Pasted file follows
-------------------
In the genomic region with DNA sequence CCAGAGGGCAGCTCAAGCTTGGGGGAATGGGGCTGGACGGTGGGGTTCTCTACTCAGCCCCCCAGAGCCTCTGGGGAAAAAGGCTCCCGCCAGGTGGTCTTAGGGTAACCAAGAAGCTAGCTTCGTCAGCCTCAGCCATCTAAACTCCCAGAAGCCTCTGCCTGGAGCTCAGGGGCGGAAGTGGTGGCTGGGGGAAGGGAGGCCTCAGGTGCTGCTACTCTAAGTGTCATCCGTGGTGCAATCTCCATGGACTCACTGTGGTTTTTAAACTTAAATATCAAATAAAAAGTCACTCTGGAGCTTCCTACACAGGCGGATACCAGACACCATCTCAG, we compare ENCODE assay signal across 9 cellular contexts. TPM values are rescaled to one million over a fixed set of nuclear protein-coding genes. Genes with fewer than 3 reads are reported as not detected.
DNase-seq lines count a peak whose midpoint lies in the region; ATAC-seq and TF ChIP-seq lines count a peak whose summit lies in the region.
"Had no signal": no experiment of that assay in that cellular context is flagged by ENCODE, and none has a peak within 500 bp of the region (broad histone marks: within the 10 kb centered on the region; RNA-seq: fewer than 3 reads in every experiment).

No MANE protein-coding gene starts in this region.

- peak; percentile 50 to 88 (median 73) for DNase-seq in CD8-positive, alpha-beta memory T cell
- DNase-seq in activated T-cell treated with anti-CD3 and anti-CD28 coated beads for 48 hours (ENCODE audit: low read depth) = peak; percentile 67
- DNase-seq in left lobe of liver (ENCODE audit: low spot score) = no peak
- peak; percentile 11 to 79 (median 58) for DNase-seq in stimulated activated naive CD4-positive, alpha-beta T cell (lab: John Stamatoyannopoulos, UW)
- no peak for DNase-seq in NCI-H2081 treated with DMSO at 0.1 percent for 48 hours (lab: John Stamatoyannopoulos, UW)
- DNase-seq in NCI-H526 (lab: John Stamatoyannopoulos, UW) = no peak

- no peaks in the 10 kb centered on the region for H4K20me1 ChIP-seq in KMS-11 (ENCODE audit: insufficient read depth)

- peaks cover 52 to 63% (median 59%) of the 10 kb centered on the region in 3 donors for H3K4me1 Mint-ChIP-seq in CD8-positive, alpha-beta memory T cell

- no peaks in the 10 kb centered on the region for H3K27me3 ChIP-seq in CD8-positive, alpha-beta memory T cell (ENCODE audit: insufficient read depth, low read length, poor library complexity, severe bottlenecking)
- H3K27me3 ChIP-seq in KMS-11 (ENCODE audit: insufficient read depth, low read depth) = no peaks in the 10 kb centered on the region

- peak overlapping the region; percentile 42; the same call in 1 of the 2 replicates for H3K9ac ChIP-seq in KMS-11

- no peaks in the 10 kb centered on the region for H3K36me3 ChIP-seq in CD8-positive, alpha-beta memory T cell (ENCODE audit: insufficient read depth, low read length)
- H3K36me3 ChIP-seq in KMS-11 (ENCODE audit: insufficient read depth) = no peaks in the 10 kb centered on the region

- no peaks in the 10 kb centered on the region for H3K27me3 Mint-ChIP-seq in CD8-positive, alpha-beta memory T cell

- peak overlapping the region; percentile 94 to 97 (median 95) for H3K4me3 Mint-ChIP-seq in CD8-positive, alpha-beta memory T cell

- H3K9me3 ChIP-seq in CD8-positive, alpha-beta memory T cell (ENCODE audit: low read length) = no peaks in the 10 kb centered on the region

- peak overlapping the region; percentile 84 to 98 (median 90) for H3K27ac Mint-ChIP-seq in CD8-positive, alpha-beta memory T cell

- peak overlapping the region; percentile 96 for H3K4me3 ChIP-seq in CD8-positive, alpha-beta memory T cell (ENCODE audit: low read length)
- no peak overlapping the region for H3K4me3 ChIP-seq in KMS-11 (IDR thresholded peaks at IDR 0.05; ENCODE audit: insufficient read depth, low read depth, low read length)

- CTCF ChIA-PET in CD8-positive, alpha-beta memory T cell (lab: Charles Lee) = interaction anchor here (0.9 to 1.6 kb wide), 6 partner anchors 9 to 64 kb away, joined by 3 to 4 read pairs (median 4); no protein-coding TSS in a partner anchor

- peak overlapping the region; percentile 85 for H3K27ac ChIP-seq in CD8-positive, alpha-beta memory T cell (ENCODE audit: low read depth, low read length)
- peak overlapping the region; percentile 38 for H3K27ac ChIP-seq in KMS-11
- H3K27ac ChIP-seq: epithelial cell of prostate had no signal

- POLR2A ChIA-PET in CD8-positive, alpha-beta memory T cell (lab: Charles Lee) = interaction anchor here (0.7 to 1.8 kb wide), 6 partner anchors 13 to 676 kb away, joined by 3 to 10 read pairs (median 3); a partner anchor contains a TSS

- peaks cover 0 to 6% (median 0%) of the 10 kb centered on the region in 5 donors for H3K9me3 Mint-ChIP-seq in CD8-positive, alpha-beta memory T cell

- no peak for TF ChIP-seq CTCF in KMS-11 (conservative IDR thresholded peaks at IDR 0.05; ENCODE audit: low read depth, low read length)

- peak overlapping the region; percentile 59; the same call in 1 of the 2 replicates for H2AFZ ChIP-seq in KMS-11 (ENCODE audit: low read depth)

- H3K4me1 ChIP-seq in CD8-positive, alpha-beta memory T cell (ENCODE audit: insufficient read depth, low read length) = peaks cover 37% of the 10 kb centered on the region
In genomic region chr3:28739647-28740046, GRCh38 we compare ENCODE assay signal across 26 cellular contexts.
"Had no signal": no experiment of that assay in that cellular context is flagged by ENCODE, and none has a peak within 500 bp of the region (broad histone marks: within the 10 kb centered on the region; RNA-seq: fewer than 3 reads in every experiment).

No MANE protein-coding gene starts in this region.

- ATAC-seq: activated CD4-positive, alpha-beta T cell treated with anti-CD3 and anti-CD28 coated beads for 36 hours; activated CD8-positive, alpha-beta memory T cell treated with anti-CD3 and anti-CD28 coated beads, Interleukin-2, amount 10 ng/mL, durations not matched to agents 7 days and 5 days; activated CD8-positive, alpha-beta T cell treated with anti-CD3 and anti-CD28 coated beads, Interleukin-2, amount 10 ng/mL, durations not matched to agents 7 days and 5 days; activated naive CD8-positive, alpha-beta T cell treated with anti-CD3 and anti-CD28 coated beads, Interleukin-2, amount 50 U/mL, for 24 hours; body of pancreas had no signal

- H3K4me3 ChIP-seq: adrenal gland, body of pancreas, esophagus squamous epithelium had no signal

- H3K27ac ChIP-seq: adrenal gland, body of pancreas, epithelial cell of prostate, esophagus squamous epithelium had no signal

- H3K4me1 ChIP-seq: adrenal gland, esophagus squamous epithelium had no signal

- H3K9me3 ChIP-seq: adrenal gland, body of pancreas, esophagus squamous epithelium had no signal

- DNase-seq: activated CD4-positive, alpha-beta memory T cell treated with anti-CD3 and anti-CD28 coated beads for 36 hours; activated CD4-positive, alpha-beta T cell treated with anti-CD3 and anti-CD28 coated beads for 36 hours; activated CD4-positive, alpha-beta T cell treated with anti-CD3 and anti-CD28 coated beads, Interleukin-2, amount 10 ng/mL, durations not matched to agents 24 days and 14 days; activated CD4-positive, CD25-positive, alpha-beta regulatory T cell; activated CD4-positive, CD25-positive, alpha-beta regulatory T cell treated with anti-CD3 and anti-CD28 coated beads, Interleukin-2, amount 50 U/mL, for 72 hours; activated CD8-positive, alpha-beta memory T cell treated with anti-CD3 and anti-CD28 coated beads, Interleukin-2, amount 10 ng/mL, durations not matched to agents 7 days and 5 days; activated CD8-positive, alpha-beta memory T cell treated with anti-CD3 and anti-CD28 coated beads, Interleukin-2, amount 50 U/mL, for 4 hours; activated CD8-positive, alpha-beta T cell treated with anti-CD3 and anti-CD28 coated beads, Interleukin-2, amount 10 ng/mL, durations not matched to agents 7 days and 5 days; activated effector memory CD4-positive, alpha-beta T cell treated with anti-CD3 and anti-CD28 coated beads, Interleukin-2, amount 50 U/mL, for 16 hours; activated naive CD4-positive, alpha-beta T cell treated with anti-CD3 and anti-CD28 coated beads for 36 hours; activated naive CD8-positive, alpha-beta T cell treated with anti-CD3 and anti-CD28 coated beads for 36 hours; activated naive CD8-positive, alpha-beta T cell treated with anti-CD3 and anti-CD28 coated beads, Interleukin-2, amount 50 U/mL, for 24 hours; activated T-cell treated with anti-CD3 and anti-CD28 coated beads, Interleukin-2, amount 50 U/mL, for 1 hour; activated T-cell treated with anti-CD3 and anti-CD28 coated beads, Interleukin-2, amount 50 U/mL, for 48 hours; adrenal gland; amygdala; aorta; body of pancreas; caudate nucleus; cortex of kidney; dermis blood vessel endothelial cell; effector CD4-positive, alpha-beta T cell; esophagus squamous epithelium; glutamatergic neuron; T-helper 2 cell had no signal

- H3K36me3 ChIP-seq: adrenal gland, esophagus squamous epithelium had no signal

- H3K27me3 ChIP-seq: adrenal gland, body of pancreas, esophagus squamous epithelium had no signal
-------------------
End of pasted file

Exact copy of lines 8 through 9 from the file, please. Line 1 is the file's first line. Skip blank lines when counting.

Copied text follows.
- peak; percentile 11 to 79 (median 58) for DNase-seq in stimulated activated naive CD4-positive, alpha-beta T cell (lab: John Stamatoyannopoulos, UW)
- no peak for DNase-seq in NCI-H2081 treated with DMSO at 0.1 percent for 48 hours (lab: John Stamatoyannopoulos, UW)